IMHE OpenIR  > 山地灾害与地表过程重点实验室
Evolution of a landslide-dammed lake on the southeastern Tibetan Plateau and its influence on river longitudinal profiles
Wang Hao1,2,3,4; Cui Peng1,3; Liu Dingzhu3,4; Liu Weiming3; Bazai Nazir Ahmed3,4; Wang Jiao3; Zhang Guotao3; Lei Yu3
2019
Source PublicationGEOMORPHOLOGY
ISSN0169-555X
EISSN1872-695X
Volume343Pages:15-32
SubtypeArticle
Contribution Rank3
AbstractLandslide damming of valleys may have a significant effect on the evolution of fluvial landscapes. The southeastern Tibetan Plateau is highly prone to landslide damming due to its deeply incised valleys and young, active geology. Here we present a sedimentological investigation of a landslide-dammed lake in the upper reach of Lulang River on the eastern Himalayan syntaxis. Detailed interpretation of lacustrine varve, lakeshore, and subaqueous delta sediment shows that Lulang landslide-dammed lake (LLDL) had a surface elevation of 3360 m a.s.l., an area of 33 x 10(6) m(2), and a volume of 6.5 x 10(2) m(3). Radiocarbon dating of six organic clay lacustrine samples demonstrate that LLDL formed before 24.2 ka cal. BP and persisted for at least 8.8 ka. Sediment infill reached full capacity soon after 15.4 ka cal. BP and fluvial conditions then prevailed. Sedimentary evidence and morphological analysis of cross sections along the LLDL outlet channel revealed a larger, earlier lake with a total volume of 4.3 x 10(9) m(3) and water surface elevation at 3570 m a.s.l. that failed catastrophically; the resulting outburst flood drained 98.5% of the impounded lake. The remnant lake maintained a relatively stable water level of 3360 m a.s.l. for its lifetime of at least 8.8 ka. Long profile and steepness index analysis indicate that the location of the catastrophic dam failure and subsequent long-term blockage is associated with a knickpoint. The origin of the knickpoint may have been polygenetic, however, the landslide damming seems to have increased its distinctiveness and persistence. The relatively wide valley and low channel slope characteristic of reaches upstream of LLDL is likely to have resulted from glacial activity, rather than backwater aggradation which had only a local influence. (C) 2019 Elsevier B.V. All rights reserved.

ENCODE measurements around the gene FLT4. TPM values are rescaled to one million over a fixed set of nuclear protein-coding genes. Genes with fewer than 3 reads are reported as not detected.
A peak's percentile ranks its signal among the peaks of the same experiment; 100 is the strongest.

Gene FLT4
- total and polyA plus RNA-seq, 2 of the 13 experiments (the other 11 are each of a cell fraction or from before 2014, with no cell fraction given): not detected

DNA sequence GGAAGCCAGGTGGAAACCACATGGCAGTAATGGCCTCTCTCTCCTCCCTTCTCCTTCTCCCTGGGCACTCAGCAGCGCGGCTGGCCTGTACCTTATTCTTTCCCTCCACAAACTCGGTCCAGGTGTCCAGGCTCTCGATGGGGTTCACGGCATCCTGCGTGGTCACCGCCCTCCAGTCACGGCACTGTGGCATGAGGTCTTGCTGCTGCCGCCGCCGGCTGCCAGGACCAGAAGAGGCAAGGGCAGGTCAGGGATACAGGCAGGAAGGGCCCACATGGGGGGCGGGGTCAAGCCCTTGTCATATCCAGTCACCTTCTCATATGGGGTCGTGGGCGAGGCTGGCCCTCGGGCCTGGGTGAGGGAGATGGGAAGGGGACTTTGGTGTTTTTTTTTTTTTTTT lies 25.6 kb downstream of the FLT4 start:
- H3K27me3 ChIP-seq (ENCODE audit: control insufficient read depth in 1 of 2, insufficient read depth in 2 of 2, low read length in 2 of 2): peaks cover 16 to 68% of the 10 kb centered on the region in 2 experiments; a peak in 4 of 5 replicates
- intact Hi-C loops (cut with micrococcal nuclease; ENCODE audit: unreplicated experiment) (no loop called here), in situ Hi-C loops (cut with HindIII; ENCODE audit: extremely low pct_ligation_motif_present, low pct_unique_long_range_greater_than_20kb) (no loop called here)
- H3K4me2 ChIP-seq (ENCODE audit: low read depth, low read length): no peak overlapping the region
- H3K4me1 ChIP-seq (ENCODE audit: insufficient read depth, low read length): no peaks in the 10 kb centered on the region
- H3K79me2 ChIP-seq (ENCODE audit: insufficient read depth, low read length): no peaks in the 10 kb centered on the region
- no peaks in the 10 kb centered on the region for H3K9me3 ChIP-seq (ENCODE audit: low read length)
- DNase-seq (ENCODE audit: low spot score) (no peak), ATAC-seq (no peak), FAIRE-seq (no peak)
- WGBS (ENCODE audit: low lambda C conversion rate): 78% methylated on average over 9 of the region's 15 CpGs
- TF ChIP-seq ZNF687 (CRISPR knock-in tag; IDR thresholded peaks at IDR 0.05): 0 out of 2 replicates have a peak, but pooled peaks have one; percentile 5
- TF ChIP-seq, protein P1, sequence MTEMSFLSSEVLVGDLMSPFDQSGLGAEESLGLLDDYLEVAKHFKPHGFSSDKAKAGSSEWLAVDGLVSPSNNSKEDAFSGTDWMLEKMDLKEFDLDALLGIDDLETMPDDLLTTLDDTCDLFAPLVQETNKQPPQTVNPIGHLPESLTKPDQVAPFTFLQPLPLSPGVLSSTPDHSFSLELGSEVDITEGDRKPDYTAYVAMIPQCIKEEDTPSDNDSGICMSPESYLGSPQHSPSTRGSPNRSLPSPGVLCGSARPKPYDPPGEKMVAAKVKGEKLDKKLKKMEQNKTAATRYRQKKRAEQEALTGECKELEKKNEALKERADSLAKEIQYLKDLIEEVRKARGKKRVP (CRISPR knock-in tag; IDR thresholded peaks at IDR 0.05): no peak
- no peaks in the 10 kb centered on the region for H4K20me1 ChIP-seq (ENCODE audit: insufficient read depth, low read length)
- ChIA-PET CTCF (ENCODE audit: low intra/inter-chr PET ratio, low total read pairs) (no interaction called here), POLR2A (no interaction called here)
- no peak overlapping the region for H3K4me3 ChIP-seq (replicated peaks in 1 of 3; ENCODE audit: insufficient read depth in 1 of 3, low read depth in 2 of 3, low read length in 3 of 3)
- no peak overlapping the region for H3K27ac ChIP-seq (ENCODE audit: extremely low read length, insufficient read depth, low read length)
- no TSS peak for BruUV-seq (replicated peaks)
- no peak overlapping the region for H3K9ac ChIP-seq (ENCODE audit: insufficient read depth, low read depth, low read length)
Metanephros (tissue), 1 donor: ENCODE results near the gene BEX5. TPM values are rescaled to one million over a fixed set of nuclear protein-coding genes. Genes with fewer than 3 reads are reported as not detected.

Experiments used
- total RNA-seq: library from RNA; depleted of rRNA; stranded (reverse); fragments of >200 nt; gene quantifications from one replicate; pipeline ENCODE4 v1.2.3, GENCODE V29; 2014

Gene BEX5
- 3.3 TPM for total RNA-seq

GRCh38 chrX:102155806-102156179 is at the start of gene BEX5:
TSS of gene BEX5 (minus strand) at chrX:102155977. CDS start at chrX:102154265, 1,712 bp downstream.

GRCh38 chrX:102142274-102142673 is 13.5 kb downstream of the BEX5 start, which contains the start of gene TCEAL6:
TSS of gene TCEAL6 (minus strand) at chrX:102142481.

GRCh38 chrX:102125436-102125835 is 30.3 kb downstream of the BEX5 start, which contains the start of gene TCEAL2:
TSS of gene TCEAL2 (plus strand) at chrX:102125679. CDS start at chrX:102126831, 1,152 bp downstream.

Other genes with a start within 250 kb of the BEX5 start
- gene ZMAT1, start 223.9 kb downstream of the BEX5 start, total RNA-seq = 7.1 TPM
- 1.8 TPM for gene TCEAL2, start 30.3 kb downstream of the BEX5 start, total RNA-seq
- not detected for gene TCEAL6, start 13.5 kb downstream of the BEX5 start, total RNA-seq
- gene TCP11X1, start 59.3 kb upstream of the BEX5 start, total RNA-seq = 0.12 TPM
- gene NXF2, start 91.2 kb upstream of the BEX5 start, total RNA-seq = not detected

KeywordLulang River Landslide-dammed lake Sedimentary evidence Dam failure Longitudinal profile
DOI10.1016/j.geomorph.2019.06.023
Indexed BySCI
Language英语
WOS IDWOS:000483646300002
Citation statistics
Document Type期刊论文
Identifierhttp://ir.imde.ac.cn/handle/131551/26953
Collection山地灾害与地表过程重点实验室
Corresponding AuthorCui Peng
Affiliation1.CAS Center for Excellence in Tibetan Plateau Earth Sciences, Beijing, China;
2.Institute of Tibetan Plateau Research, Chinese Academy of Sciences, Beijing, China;
3.Key Laboratory of Mountain Hazards and Earth Surface Process, Institute of Mountain Hazards and Environment, Chinese Academy of Sciences, Chengdu 610041, China;
4.University of Chinese Academy of Sciences, Beijing 100149, China
First Author Affilication中国科学院水利部成都山地灾害与环境研究所
Corresponding Author Affilication中国科学院水利部成都山地灾害与环境研究所
Recommended Citation
GB/T 7714
Wang Hao,Cui Peng,Liu Dingzhu,et al. Evolution of a landslide-dammed lake on the southeastern Tibetan Plateau and its influence on river longitudinal profiles[J]. GEOMORPHOLOGY,2019,343:15-32.
APA Wang Hao.,Cui Peng.,Liu Dingzhu.,Liu Weiming.,Bazai Nazir Ahmed.,...&Lei Yu.(2019).Evolution of a landslide-dammed lake on the southeastern Tibetan Plateau and its influence on river longitudinal profiles.GEOMORPHOLOGY,343,15-32.
MLA Wang Hao,et al."Evolution of a landslide-dammed lake on the southeastern Tibetan Plateau and its influence on river longitudinal profiles".GEOMORPHOLOGY 343(2019):15-32.
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